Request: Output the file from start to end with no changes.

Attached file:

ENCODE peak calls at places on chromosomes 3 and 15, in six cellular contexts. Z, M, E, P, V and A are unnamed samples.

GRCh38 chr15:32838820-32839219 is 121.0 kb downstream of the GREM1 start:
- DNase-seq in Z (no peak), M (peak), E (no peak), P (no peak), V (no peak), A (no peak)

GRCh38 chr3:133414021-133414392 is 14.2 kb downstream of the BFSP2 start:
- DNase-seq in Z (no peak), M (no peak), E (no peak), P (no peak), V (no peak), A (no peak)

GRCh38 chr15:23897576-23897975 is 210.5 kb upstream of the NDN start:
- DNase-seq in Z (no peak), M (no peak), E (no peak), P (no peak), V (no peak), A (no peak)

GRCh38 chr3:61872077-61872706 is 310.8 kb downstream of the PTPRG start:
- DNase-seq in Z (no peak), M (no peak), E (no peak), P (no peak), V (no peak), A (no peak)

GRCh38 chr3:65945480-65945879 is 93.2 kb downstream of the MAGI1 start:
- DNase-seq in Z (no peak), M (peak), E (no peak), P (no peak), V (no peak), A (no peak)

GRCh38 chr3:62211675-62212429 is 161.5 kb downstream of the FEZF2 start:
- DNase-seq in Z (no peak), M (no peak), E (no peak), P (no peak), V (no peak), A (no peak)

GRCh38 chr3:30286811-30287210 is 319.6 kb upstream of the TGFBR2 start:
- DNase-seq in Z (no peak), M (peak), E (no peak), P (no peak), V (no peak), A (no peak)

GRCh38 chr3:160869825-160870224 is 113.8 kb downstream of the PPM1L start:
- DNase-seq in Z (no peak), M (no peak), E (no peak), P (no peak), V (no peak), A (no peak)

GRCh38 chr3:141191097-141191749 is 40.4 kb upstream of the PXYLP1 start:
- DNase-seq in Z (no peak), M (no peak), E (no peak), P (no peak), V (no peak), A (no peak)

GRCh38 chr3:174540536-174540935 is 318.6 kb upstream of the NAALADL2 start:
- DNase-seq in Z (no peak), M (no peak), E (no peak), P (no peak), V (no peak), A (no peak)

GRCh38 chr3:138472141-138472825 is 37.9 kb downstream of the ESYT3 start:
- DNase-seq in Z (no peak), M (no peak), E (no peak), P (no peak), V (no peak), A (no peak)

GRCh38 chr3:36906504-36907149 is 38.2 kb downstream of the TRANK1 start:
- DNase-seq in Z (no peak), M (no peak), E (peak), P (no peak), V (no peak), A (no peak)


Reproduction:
ENCODE peak calls at places on chromosomes 3 and 15, in six cellular contexts. Z, M, E, P, V and A are unnamed samples.

GRCh38 chr15:32838820-32839219 is 121.0 kb downstream of the GREM1 start:
- DNase-seq in Z (no peak), M (peak), E (no peak), P (no peak), V (no peak), A (no peak)

GRCh38 chr3:133414021-133414392 is 14.2 kb downstream of the BFSP2 start:
- DNase-seq in Z (no peak), M (no peak), E (no peak), P (no peak), V (no peak), A (no peak)

GRCh38 chr15:23897576-23897975 is 210.5 kb upstream of the NDN start:
- DNase-seq in Z (no peak), M (no peak), E (no peak), P (no peak), V (no peak), A (no peak)

GRCh38 chr3:61872077-61872706 is 310.8 kb downstream of the PTPRG start:
- DNase-seq in Z (no peak), M (no peak), E (no peak), P (no peak), V (no peak), A (no peak)

GRCh38 chr3:65945480-65945879 is 93.2 kb downstream of the MAGI1 start:
- DNase-seq in Z (no peak), M (peak), E (no peak), P (no peak), V (no peak), A (no peak)

GRCh38 chr3:62211675-62212429 is 161.5 kb downstream of the FEZF2 start:
- DNase-seq in Z (no peak), M (no peak), E (no peak), P (no peak), V (no peak), A (no peak)

GRCh38 chr3:30286811-30287210 is 319.6 kb upstream of the TGFBR2 start:
- DNase-seq in Z (no peak), M (peak), E (no peak), P (no peak), V (no peak), A (no peak)

GRCh38 chr3:160869825-160870224 is 113.8 kb downstream of the PPM1L start:
- DNase-seq in Z (no peak), M (no peak), E (no peak), P (no peak), V (no peak), A (no peak)

GRCh38 chr3:141191097-141191749 is 40.4 kb upstream of the PXYLP1 start:
- DNase-seq in Z (no peak), M (no peak), E (no peak), P (no peak), V (no peak), A (no peak)

GRCh38 chr3:174540536-174540935 is 318.6 kb upstream of the NAALADL2 start:
- DNase-seq in Z (no peak), M (no peak), E (no peak), P (no peak), V (no peak), A (no peak)

GRCh38 chr3:138472141-138472825 is 37.9 kb downstream of the ESYT3 start:
- DNase-seq in Z (no peak), M (no peak), E (no peak), P (no peak), V (no peak), A (no peak)

GRCh38 chr3:36906504-36907149 is 38.2 kb downstream of the TRANK1 start:
- DNase-seq in Z (no peak), M (no peak), E (peak), P (no peak), V (no peak), A (no peak)